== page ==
If more people choose to get more education, the LFPR goes down. Fox seems to imply that there are negative aspects to this, and that it should be discouraged. That doesn’t make sense to me.

If more people choose to retire early because they’ve saved enough money and are tired of working, the LFPR goes down. Is this a bad thing? Or if people have to work until age 80 because their savings have dwindled, the LFPR goes up. Is this a good thing?

There are many good reasons for people to choose not to work, if they are making this choice voluntarily. While the LFPR is an important measure that should not be ignored, using it as a primary measure would encourage a number of policies that would not be our best interests over the long term.

Here is a graph showing both the U-3 unemployment rate and the LFPR since 1948. Which seems to provide the most useful information about the economy?

Warts and all, the U-3 and U-6 unemployment rates are still the best indicators of labor market performance.

Presidential Debate Word Counts (Selected Words)

It’s not strictly speaking economics, but I was curious about how many times different words came up at the Presidential Debate on October 3, 2012.

Here’s a summary of counts of selected words. This is based on the transcript from the San Jose Mercury News. This combines the words of Governor Romney, President Obama, and moderator Jim Lehrer.

People

97

Tax

60

Plan

55

Government

53

Cut

46

Care

44

Medicare

42

Jobs

38

Insurance

37

Health

36

Businesses

32

Deficit

31

Percent

29

America

29

Money

28

Economy

28

Federal

27

State

26

Trillion

24

Education

24

Believe

21

Country

21

Families

21

Billion

19

Obamacare

19

Revenue

17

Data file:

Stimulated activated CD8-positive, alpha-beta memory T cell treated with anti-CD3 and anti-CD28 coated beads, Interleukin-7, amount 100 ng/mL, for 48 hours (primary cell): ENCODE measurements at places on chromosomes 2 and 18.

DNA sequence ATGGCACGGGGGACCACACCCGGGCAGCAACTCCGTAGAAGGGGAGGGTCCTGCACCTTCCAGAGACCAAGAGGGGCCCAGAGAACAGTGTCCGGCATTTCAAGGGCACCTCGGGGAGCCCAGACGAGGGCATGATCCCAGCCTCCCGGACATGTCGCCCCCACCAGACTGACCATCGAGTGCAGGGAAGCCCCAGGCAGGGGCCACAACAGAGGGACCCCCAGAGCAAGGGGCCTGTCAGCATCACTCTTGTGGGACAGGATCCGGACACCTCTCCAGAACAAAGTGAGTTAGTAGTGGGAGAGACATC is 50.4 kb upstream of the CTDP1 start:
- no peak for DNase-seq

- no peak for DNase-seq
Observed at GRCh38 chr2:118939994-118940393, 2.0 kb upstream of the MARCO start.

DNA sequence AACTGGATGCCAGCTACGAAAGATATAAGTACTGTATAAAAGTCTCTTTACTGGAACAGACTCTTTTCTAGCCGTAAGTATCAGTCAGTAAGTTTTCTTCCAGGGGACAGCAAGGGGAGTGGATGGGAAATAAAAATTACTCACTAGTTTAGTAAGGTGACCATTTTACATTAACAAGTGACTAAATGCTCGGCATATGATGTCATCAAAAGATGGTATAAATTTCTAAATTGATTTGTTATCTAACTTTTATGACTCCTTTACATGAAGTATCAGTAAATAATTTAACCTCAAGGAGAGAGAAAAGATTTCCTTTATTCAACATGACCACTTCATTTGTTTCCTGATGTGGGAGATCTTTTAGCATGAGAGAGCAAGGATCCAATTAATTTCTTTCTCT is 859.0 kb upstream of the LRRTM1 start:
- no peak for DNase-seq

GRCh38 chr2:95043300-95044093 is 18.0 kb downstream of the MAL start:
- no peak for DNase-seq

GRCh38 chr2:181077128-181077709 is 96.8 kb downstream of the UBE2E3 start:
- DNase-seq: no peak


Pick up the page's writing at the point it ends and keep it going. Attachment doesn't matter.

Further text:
Spending

17

Pay

16

Regulation

15

Reason

15

Deductions

15

Difference

15

Budget

14

Schools

14

Middle

14

Program

13

Reduce

13

Growth

13

Costs

13

Middle-Class

12

Dodd-Frank

12

Medicaid

12

Balanced

11

Opportunity

11

Military

11

Economic

11

Republican

11

Class

11

Massachusetts

11

Teachers

9

Loopholes

9

Pre-Existing

9

$5 Trillion

9

Forward

9

Support

9

Overseas

8

Presidential

8

Corporate

8

Independent

8

Ok

8

$716 Billion

8

Republicans

8

Absolutely

8

High-Income

7

Path

7

Future

7

Investments

7

Middle-Income

7

Commission

7

Free

7

College

7

Breaks

7

Crisis

7

Democrats

7

Grow

7

School

6

Conditions

6

Differences

6

Voucher

6

Nation

6

University

6

Fight

6

Trillion-Dollar

6

Principles

6

Model

6

Social

6

Buy

6

Consequence

6

Millions

6

Loans

5

Bipartisan

5

Traditional

5

Market

5

Wind

5

Democratic

5

Gas

4

Trickle-Down

4

Trump

4

Financial

4

Grandmother

4

Green

4

Community

4

Domestic

3

Coal

3

War

3

Science

3

Reagan

3

Solar

2

Creator

2

Creative

2

Hospitals

2

Clinton

2

Lincoln

2

Wars

2

Solyndra

1

Taxation

1

Taxpayer

1

Garage

1

God

1

Eisenhower

1

Finance

1

Mandate

1

Manufacturing

1

Investment

1

Liberty

1

All They Gotta Do Is Act Rationally

Behavioral economics is a hot field these days. It’s also a very cool field, since behavioral economists get to do actual experiments.

Experiments are a relatively new thing in economics. You can’t very well run a random, controlled experiment on an entire economy, after all. “Let’s raise interest rates in 25 randomly-selected states and see how many people lose their jobs.” That sort of thing doesn’t go over too well, even when it’s not an election year.

But behavioral economists can get away with this sort of thing, since they’re only messing with individuals. They can give two groups of people $25 and expose them to different situations in a controlled environment and see what they do. It’s fun.

That’s the kind of stuff behavioral economist Dan Ariely does. In one experiment, he auctioned off bottles of wine and other products, but with a twist. Before making their bids, participants were asked to write down the last two digits of their social security numbers.

You might ask, “What do social security numbers have to do with bidding on a bottle of wine?” And you’d be right. They shouldn’t have anything to do with it. That was the whole point.

What Ariely found, however, is that people with higher digits bid more for the products, and people with lower numbers bid less.

Those with the last two digits in the 80s and 90s bid an average of $37 for a bottle of 1996 Hermitage Jaboulet La Chapelle wine. Those with last two digits from 00 to 19 bid an average of less than $12. Those with numbers in the 40s and 50s bid an average of $18. The same patterns emerged on bids for computer trackballs, chocolates, and other products.